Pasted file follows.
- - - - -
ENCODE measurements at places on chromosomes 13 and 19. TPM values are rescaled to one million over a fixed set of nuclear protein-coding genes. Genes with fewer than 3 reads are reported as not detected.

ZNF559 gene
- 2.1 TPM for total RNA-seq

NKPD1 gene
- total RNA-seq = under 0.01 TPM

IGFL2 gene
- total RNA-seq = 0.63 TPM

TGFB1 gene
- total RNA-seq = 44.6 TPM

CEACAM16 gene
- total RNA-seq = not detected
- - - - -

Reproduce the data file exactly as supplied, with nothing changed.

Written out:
ENCODE measurements at places on chromosomes 13 and 19. TPM values are rescaled to one million over a fixed set of nuclear protein-coding genes. Genes with fewer than 3 reads are reported as not detected.

ZNF559 gene
- 2.1 TPM for total RNA-seq

NKPD1 gene
- total RNA-seq = under 0.01 TPM

IGFL2 gene
- total RNA-seq = 0.63 TPM

TGFB1 gene
- total RNA-seq = 44.6 TPM

CEACAM16 gene
- total RNA-seq = not detected